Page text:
The community of Russian-speaking Jews who have adopted a national-religious point of view is by no means homogeneous. Likewise, religious Zionism in Israel is not a unified political platform and not a uniform movement: there are Haredi and modernist streams. In this sense, I represent only one segment of this community, not all Russian-speaking Jews in Israel, not all religious Zionists, and definitely not all Russian-speaking religious Zionists. My goal is to promote the modernist platform within religious Zionism in the Russian-speaking community in Israel, and hopefully, eventually, in the English and Hebrew-speaking communities as well.

As for my children, they are essentially Israeli, not Russian by culture, even those who speak some Russian. For them (except for the oldest kids, who came to the country at a more mature age) Russian is just a linguistic means used to connect—in conversation—with their parents and other Russian speakers, often with no more than a few words. They are not my students and each of them follows their own path in life framed by their Israeli perspective. I must add that I do not want to create my own school; I aspire to make my own individual contribution to society, and then, building upon this contribution, anyone can hopefully find their own way and synthesize their own ideas.

I was also wondering about your personal relationship with the broader community of Russian immigrants and their children in Israel, but also more generally between religious Zionist Russian Jews and others who might identify as secular and even increasingly anti-Zionist.

I do not have an answer to this question. There are always different kinds of relationships. I have friendships with some people and not with others. Whenever it’s possible, I try to maintain friendly relationships with people of different views, but no more than that…

As for my work with Machanaim and its relationship within the Russian-speaking community in Israel, it is part of one stream of the Russian-Jewish community made up of three diverse groups: those who are not interested in religion at all, those who are interested in religion and share the modernizing or Zionist platforms, and those who are interested in religion and share the Haredi platform. Interest in religion does not imply intense religiosity or even basic observance. One does not need to be very religious in order to share the Haredi, that is, ultra-Orthodox platform.  However, the perception of religion is of great importance here and it is the main factor that divides the Russian-speaking community in Israel. Some believe that religion should not change and should remain the same as it has been many centuries ago; others believe that religion could be changed and should be modernized. The contacts between the three groups, especially on the institutional level, are minimal, although there is personal contact between individuals.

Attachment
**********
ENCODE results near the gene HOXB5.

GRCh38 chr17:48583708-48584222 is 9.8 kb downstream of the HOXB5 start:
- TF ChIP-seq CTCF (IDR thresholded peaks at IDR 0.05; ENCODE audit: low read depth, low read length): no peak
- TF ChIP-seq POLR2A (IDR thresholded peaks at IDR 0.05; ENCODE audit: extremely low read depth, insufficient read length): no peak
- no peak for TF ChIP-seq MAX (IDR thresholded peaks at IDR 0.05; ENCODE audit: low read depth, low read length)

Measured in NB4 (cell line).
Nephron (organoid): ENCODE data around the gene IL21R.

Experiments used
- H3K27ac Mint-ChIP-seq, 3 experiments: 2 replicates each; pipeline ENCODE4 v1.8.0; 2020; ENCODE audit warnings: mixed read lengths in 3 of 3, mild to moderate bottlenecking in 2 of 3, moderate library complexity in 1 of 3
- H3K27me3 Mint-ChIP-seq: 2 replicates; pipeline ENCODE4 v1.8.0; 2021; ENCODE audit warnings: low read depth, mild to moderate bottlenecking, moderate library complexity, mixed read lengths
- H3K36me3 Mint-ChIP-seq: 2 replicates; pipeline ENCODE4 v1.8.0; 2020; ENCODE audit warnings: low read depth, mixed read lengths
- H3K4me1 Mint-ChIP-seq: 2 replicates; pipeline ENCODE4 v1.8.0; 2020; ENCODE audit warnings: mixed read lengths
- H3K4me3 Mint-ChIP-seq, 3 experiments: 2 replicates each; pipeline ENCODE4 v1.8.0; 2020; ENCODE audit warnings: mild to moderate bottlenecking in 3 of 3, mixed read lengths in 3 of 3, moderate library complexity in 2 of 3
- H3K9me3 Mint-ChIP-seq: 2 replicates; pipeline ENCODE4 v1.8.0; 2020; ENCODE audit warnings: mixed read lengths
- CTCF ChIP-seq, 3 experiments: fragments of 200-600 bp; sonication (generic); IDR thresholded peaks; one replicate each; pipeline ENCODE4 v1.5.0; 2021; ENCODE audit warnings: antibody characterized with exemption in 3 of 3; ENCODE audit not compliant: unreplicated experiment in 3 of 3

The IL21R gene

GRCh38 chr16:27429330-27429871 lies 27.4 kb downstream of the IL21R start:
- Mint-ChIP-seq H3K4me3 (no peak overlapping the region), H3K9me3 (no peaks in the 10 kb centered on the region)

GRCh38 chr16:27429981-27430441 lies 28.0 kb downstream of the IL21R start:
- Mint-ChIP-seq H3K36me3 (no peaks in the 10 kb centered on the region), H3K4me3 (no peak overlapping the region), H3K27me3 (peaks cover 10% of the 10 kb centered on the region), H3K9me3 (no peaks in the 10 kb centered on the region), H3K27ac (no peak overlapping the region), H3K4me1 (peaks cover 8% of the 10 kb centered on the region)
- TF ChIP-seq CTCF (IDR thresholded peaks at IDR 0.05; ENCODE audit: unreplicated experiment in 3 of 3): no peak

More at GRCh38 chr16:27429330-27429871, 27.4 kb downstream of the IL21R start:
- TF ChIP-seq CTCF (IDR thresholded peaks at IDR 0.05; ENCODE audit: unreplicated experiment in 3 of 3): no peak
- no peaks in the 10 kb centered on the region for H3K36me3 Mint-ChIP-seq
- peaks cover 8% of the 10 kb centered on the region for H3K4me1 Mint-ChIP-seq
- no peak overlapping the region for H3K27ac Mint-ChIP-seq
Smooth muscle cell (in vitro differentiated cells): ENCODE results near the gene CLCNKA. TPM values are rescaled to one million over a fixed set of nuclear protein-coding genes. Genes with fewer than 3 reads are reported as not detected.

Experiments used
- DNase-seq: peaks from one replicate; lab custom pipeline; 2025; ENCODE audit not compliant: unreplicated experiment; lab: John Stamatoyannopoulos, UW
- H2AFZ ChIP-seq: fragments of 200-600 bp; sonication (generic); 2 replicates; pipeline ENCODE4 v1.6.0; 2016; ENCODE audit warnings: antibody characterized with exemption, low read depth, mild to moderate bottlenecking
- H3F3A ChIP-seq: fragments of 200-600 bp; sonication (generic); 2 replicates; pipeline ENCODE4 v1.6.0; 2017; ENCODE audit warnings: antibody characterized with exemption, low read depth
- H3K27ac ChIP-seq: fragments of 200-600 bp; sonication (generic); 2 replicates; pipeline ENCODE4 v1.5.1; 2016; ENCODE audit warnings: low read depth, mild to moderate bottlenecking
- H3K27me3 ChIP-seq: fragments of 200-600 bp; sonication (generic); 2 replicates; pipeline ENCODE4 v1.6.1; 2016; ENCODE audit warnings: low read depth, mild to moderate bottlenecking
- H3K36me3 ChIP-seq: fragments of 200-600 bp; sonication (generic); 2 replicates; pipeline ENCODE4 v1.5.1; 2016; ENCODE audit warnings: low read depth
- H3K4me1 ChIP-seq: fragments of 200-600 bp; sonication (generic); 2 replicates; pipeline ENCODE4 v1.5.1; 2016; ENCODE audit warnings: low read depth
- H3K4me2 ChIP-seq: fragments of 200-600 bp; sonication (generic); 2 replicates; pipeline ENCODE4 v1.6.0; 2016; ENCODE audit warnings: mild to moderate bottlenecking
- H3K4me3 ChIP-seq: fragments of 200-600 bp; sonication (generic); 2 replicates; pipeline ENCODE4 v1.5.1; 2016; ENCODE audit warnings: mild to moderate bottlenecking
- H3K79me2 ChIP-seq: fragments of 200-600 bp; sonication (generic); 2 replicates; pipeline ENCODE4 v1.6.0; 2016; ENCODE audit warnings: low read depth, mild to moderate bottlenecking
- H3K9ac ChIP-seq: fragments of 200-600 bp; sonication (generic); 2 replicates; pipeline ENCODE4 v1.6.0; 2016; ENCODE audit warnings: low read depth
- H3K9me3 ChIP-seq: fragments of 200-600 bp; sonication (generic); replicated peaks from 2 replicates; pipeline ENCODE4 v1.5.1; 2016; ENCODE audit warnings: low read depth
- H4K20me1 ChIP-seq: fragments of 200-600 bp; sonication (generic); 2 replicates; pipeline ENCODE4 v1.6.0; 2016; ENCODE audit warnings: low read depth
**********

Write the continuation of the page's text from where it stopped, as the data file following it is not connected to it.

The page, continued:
On a different note – what about growing up in Russia has most influenced not only Bible Dynamics but your work more broadly?

I think that what shaped me is not that I grew up in Russia, but that I studied in a physics and math school (Fizmat, by its Russian acronym). That school was a special place where they did not just teach you advanced math, but also a unique, critical approach to everything, including social phenomena. It is no coincidence that the main core of Machanaim is made up of former Fizmat students.

In terms of Bible Dynamics, my main goal is to reach out not only to Russian Jews, but, for example, to Christians. I consider the dialogue with Christianity the most important thing. The Ukrainian translation of Bible Dynamics, which is now being published in Ukraine, is not intended for Ukrainian Jews but rather for Ukrainian Christians. It is translated by a Protestant and includes two prefaces: one by a Catholic priest and another by an Orthodox priest.